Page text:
Brad earns $215,000 a year; Amanda pulls down $110,000. Together, they have saved $300,000 in cash, plus they have put away $215,000 for retirement. And their non-housing lifestyle expenses run about $90,000 annually.
Given that information and a few other things, the Opes program shows that if they decide not to buy, their holdings that can be converted to cash quickly will not last past age 84. It also finds that they likely will outlive their liquid assets and, with no home equity to rely on, they will probably need other sources of income in retirement.
But what if they decide to buy a $1.1 million condo? (Again, this in one of the costliest housing markets in the country.)
Under this scenario, the program predicts their liquid investments will last until Brad and Amanda reach 100 and they will have accrued $9.1 million in liquid assets when they reach retirement age versus $8 million if they continue renting. Furthermore, they will have built $8.7 million in equity.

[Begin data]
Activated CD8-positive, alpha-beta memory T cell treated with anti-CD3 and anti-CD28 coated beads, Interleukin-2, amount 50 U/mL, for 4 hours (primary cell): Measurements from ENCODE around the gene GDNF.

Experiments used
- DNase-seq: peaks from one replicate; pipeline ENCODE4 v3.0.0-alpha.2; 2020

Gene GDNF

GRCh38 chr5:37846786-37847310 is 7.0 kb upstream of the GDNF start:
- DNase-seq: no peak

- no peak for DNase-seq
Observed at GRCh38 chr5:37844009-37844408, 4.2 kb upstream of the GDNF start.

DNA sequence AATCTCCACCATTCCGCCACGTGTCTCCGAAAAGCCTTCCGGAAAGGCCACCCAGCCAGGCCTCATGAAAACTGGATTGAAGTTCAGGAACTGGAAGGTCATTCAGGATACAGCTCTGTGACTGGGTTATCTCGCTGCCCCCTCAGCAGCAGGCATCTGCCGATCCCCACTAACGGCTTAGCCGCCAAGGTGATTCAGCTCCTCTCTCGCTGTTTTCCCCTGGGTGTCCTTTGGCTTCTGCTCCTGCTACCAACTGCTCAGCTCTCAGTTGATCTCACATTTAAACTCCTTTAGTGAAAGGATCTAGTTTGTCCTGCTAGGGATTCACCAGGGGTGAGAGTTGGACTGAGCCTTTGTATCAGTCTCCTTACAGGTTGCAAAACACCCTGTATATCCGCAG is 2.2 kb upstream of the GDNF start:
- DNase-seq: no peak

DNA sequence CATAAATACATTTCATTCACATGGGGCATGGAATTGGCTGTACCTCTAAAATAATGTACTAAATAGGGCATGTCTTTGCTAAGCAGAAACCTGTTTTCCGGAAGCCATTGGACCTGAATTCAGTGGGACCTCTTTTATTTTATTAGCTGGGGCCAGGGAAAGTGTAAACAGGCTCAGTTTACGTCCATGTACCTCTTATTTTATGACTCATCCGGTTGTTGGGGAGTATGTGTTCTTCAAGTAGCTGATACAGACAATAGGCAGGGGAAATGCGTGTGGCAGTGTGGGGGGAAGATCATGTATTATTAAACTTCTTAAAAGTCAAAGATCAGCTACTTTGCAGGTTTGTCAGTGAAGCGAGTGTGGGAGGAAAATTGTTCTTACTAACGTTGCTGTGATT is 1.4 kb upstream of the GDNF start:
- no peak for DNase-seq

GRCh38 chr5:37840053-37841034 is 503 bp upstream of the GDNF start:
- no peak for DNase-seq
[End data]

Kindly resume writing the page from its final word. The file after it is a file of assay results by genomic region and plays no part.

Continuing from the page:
Better yet, perhaps, a mobile version of the software allows clients to view the results of the application/planning session whenever they are looking at homes. So, if our fictitious couple should decide on a higher priced house instead of a condo, for example, they can make the necessary changes in key data and see how their financial future might change.
"They can model different what-if scenarios by changing a few basic assumptions and see the results immediately," said McHan.
What if a couple who is considering buying a house plans to have kids sometime down the road? The Opes software includes an index of average expenses associated with children, including the cost of private schools and college.
The index is one of several life expenses accounted for in the Opes Advantage program so clients can see how buying a house fits into their life goals. The software can be adjusted for current market conditions, inflation, deflation, taxes and other factors.
"Our brains are pretty adept at approximating a single variable's future consequences. But we find it difficult to predict the outcome of numerous variables. It becomes too elaborate a calculation," said McHan. Her firm's software "shows the relationship between the variables and lets you see your life in all its complexity across a multitude of different situations."